President Trump asked Michael Flynn to resign as national security adviser because of eroding trust —not because he violated the law, the White House said Tuesday.
In a briefing dominated by questions about Flynn, press secretary Sean Spicer repeatedly said the former national security adviser had done nothing wrong in talking to counterparts around the world, including from Russia.
He said Trump had fired Flynn not because of those conversations, but because Trump felt that his trust in Flynn had “eroded.”
“There is not a legal issue but rather a trust issue,” Spicer said, adding the circumstances surrounding Flynn’s talks with Russia created a “critical mass and an unsustainable situation.”
While Monday’s briefing was intended to tamp down the controversy surrounding Flynn, it highlighted lingering questions about Trump’s posture toward Russia and why he didn’t act sooner to address the crisis.
In his own resignation letter on Monday, Flynn apologized for giving an inaccurate assessment of his conversation with Russia's ambassador to the United States to Pence, then the vice president-elect.
Flynn's conversation with Pence led the vice president to go on television and say that Flynn had not discussed the issue of sanctions on Russia with the ambassador.
But top officials with the FBI and other intelligence agencies had information that Flynn had discussed sanctions with Russia. The Justice Department relayed that information to the White House weeks ago.
The news that Flynn had misled Pence about his conversations appeared to doom Flynn in the White House.
But Democrats and some Republicans say a much broader investigation is now necessary to look into Flynn's contacts with Russia, which has been accused of interfering in the U.S. presidential election to hurt Democrat Hillary ClintonHillary Rodham ClintonDem: Pruitt violating anti-campaigning law with GOP fundraiser Michael Flynn’s troubles mount Writer who pushed 'Pizzagate' conspiracy theory says he'll attend WH briefing MORE.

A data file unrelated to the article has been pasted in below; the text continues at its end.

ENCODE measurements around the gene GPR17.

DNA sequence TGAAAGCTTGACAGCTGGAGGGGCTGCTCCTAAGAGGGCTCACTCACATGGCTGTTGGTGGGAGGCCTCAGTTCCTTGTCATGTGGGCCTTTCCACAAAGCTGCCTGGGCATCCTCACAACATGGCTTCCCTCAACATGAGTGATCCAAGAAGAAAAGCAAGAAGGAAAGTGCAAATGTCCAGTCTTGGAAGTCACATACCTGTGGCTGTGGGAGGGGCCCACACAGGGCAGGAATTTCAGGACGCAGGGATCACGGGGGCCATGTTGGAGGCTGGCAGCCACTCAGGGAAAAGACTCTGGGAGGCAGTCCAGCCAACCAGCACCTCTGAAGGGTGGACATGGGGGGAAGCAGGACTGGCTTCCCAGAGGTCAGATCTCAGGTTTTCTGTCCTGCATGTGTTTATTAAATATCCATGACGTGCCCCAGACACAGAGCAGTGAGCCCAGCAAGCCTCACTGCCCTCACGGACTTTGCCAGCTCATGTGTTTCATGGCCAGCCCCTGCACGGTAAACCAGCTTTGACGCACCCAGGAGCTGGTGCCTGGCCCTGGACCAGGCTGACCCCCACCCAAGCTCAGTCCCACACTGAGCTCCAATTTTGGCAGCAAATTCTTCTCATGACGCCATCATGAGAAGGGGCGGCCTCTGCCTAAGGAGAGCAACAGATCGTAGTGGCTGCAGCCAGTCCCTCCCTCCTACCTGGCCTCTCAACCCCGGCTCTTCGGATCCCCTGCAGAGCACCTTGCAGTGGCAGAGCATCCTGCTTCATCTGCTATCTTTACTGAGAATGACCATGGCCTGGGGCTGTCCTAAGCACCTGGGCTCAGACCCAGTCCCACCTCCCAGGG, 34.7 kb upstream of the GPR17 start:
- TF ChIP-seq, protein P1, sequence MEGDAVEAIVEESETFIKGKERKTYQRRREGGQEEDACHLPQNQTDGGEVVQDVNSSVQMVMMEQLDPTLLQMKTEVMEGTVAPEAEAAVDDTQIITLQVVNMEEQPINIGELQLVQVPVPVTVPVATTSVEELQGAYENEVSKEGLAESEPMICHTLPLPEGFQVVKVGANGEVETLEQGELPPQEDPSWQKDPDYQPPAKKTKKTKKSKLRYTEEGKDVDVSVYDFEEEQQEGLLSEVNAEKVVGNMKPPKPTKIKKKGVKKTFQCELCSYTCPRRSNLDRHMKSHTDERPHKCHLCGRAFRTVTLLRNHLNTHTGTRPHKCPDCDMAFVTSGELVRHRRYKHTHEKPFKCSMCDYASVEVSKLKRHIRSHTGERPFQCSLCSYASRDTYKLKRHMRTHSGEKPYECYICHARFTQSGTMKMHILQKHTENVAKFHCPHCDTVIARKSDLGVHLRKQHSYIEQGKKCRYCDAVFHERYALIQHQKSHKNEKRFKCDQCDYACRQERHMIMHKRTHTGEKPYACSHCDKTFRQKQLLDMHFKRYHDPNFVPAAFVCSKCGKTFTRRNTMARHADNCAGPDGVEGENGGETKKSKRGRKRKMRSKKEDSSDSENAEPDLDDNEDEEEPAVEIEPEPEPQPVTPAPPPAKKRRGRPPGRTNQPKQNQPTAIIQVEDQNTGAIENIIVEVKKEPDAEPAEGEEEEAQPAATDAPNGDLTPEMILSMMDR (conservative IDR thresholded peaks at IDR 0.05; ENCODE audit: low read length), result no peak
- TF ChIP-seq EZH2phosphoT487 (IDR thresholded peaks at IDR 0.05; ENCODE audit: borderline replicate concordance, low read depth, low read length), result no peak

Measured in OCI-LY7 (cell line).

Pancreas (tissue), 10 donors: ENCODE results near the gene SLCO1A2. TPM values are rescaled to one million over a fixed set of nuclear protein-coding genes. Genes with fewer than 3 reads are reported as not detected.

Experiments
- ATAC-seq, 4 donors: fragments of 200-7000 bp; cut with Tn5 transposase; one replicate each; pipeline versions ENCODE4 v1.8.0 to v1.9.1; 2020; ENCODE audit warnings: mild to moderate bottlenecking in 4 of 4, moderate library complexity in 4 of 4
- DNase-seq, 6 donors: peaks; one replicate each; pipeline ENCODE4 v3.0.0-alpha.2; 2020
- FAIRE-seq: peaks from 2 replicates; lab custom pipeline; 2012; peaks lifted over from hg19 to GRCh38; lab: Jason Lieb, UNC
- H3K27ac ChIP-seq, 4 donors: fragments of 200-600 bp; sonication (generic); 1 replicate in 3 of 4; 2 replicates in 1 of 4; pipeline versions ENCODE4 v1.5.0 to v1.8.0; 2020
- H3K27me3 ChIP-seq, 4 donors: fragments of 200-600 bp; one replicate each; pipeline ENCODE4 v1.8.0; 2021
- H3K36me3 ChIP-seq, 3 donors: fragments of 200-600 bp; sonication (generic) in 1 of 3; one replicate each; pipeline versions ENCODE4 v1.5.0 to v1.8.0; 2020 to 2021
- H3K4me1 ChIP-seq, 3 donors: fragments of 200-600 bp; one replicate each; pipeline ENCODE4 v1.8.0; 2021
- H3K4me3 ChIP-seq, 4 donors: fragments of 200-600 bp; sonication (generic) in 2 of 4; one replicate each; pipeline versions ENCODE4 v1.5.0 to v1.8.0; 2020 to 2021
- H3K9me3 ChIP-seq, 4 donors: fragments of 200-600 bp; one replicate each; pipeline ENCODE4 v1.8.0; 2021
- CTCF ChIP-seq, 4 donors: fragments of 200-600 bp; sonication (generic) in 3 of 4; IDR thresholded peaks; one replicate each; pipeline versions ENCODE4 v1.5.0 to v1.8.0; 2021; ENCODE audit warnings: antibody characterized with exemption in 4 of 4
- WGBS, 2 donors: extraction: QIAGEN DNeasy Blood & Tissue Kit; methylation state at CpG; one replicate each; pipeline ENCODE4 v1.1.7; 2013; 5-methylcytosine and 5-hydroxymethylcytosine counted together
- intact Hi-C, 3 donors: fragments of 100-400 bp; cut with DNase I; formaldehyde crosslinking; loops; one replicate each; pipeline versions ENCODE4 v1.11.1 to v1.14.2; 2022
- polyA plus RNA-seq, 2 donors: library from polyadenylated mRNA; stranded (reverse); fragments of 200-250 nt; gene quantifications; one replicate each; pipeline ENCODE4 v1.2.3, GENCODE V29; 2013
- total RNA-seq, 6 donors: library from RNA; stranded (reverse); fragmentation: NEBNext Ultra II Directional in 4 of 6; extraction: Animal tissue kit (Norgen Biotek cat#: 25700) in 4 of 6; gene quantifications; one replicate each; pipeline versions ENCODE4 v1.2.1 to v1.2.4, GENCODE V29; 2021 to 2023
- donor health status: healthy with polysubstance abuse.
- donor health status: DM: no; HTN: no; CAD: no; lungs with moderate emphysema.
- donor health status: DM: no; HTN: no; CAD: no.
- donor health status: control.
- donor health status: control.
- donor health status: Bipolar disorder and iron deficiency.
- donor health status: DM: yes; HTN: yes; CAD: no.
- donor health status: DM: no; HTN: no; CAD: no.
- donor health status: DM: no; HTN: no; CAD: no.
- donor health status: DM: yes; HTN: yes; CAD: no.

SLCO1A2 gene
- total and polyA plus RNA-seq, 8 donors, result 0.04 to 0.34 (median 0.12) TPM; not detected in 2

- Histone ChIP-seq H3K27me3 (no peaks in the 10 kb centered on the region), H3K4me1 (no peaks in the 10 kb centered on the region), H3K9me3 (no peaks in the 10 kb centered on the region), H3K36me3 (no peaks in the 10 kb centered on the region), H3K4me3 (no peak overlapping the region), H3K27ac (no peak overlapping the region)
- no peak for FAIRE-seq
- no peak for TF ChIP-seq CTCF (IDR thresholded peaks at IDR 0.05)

Democrats are also raising questions about why the White House did not immediately remove Flynn from office after first learning he had misled Pence and had discussed sanctions with Russia.
Spicer at times appeared to be battling against those calls on Tuesday as he repeatedly said Flynn had not done anything wrong in holding his conversations with officials from Russia and other countries before Trump's inauguration.
Spicer said former acting attorney general Sally Yates had warned White House Counsel Don McGahn about the possible discrepancies in Flynn's story in January and that McGahn briefed the president and his aides about the situation.
On Friday, Trump told reporters that he was unaware of The Washington Post's story asserting that Flynn had in fact discussed those sanctions with the ambassador.
“What he was asked specifically was if he was aware of The Washington Post story, he hadn’t seen that at the time. Of course he was aware of the situation,” Spicer said when asked about that point a few minutes later.
Earlier Tuesday, Trump senior counselor Kellyanne Conway implied Flynn's decision to resign was his.
“Mike Flynn had decided it was best to resign,” she said in an interview with NBC's “Today” show. “He knew he had become a lighting rod and he made that decision.”